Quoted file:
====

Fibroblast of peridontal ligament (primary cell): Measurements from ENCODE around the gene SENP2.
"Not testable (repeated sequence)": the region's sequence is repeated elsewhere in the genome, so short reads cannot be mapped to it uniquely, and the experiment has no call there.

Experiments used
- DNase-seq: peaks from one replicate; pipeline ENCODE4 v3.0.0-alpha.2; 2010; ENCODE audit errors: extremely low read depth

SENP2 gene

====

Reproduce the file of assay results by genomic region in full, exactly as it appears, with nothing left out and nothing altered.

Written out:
Fibroblast of peridontal ligament (primary cell): Measurements from ENCODE around the gene SENP2.
"Not testable (repeated sequence)": the region's sequence is repeated elsewhere in the genome, so short reads cannot be mapped to it uniquely, and the experiment has no call there.

Experiments used
- DNase-seq: peaks from one replicate; pipeline ENCODE4 v3.0.0-alpha.2; 2010; ENCODE audit errors: extremely low read depth

SENP2 gene